In 2016, many consumers have decided to switch over to used car buying. While there are still some dealerships out there that are looking to trick you, they are few and far between. With that in mind, this article isn’t geared towards avoiding getting screwed at a dealership. Rather, this is more oriented towards helping you out so you don’t screw yourself over. After all, a lot of the reasons consumers are unsatisfied with their car buying experience is because they didn’t read the contract closely enough, failed to notice something wrong with the vehicle, etc.
Here are a few things to do at a used car dealership that not a lot of people know about.
Look Inside the Trunk, and Anywhere Else Out of Plain Sight
We already know that inspecting a vehicle is important, especially when it comes to a used car. You never want to buy a vehicle without first giving it a thorough look through and a test drive.
But, did you know that one of the most important places to look is the trunk? Next to the undercarriage, the trunk can tell you a lot about the overall condition of the vehicle. For example, if you open the trunk and it’s damp, rotted out, or smells funny, chances are it’s leaking. This is not only concerning for the condition of the trunk, but for the rest of the vehicle as well. If that moisture rots through the trunk, it will eventually reach the frame. Then, it will start rusting the frame out. Obviously, this rust will spread.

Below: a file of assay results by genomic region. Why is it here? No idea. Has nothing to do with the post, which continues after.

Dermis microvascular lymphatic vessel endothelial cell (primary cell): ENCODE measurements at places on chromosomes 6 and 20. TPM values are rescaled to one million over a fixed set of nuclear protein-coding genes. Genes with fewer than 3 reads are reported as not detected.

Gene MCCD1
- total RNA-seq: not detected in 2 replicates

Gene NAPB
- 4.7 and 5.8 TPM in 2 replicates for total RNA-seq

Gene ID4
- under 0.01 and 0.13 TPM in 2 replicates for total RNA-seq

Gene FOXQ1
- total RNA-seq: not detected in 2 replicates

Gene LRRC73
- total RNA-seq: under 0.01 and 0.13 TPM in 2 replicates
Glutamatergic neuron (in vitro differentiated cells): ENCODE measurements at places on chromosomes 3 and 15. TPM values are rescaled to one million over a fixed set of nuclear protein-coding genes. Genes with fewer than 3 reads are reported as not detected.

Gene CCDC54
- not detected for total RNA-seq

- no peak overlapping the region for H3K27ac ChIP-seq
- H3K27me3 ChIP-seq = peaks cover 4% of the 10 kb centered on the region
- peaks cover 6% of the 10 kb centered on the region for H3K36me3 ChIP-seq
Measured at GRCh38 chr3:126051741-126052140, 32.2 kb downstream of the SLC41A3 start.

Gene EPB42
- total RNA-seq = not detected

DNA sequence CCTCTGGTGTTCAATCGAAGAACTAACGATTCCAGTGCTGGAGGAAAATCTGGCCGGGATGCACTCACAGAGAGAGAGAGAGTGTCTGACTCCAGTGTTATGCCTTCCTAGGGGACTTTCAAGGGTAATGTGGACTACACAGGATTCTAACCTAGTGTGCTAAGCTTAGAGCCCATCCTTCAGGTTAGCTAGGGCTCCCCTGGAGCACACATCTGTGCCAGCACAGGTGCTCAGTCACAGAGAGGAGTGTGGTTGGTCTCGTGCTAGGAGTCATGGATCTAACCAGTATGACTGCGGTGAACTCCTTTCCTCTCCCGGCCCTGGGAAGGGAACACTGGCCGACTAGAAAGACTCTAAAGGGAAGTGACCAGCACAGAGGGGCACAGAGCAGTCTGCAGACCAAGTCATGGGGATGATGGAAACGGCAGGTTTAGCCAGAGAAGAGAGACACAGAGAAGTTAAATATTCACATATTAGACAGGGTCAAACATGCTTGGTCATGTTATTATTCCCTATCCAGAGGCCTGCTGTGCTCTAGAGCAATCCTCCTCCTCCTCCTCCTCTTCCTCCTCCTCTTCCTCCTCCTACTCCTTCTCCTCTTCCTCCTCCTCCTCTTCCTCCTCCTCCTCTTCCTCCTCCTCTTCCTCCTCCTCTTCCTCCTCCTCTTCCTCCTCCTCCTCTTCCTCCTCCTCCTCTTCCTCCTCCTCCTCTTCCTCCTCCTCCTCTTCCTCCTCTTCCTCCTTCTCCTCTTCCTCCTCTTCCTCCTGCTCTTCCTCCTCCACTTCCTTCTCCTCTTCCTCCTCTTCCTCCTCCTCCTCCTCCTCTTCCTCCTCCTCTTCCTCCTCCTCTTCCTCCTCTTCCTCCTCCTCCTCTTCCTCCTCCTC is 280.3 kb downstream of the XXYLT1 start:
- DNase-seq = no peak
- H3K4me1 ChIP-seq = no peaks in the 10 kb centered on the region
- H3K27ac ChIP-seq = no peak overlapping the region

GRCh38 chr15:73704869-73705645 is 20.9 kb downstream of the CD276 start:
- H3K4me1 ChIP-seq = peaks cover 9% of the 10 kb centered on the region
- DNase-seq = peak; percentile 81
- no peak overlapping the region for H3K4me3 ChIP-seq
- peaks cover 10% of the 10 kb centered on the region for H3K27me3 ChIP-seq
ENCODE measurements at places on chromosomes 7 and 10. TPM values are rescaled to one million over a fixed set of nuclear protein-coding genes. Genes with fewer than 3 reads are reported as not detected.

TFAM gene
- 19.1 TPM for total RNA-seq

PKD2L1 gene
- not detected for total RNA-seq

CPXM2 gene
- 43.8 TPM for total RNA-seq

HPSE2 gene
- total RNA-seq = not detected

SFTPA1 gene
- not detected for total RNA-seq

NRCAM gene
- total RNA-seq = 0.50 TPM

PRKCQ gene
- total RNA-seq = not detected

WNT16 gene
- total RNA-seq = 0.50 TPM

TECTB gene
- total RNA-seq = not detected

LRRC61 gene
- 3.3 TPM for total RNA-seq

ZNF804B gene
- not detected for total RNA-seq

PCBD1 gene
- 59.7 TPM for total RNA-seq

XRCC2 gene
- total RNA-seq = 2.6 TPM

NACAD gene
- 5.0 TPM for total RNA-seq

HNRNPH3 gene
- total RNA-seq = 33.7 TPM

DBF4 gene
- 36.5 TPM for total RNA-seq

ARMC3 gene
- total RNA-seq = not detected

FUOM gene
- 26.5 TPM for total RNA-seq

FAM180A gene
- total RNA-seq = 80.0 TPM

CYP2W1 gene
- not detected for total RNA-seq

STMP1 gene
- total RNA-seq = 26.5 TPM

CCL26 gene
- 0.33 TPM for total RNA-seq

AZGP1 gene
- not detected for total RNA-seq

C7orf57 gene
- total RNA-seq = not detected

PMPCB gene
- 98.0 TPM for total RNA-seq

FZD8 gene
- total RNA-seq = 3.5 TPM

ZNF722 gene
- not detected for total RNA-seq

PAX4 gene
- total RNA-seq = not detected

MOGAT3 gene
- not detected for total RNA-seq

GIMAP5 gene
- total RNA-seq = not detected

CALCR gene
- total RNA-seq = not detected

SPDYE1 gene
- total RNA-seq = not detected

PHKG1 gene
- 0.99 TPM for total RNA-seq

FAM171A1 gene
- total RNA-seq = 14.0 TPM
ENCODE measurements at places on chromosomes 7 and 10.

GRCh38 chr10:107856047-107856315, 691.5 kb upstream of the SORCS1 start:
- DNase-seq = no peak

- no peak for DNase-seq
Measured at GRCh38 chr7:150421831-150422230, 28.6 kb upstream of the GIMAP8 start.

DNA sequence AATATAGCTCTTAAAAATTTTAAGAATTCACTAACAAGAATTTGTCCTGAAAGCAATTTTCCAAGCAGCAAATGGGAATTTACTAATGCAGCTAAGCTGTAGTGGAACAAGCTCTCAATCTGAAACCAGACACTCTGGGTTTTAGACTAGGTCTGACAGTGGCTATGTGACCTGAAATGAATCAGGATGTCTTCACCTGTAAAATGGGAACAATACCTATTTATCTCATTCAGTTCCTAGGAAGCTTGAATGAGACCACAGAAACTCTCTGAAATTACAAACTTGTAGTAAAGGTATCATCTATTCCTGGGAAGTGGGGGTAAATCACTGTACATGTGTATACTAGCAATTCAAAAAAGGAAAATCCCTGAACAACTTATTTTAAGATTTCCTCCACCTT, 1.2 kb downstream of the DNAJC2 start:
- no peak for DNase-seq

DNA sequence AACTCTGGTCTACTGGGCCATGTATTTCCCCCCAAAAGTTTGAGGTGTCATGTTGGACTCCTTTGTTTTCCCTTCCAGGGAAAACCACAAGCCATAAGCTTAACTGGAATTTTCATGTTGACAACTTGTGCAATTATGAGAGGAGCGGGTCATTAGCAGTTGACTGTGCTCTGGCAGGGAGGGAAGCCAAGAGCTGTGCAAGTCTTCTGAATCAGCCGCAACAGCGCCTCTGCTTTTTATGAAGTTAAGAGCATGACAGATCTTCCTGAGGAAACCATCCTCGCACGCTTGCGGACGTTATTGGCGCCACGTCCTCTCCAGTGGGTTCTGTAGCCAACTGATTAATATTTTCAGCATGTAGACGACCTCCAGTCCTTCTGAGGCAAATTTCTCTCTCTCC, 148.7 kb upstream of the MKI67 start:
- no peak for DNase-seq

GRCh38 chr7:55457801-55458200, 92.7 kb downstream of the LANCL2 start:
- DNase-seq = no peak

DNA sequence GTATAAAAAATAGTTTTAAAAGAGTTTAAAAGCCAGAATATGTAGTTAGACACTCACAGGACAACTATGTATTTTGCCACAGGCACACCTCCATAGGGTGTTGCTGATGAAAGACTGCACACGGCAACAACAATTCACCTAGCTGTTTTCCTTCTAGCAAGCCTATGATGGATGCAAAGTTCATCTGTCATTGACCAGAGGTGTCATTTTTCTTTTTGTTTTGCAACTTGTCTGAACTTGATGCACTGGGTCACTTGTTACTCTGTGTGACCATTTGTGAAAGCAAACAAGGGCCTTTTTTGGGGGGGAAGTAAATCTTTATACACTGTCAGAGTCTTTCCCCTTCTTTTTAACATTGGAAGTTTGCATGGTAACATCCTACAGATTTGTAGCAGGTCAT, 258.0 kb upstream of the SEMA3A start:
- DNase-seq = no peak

Following this logic, make sure to check the rest of the interior of the vehicle as well. If it’s damp or “rotting” inside, chances are the integrity of the entire vehicle is compromised.
Ask for a Vehicle History Report
Something many people might forget about — or not bother with — is the vehicle history report. If the dealership doesn’t offer one, then you can find one online via Car Fax. Simply get the VIN (Vehicle Identification Number) of the vehicle off the dealer’s website, and look into the history of the vehicle.
Since it’s used, chances are it will have considerable history, depending on its age. You want to make sure everything matches up with what the dealership is telling you, along with what the vehicle looks like, and any repairs that were made to it.
Yes, you can get such detailed reports on used cars. Most dealerships do have them, so make sure to ask.
Don’t Be Afraid to Negotiate
Something else a lot of people don’t know about when it comes to used car shopping: negotiating. Just because it’s a used vehicle doesn’t mean the price is set in stone. Just like new cars, the dealership got the vehicle for a dealer price, and you can figure that out by using Kelly Blue Book. Just like negotiating with new cars, you’ll want to start at this price and go up — not at the price the dealership is asking.
While there’s plenty more to learn when it comes to surviving a used car dealership, you’ll want to utilize these few lesser-known “tricks” in order to make sure you don’t shoot yourself in the foot while shopping.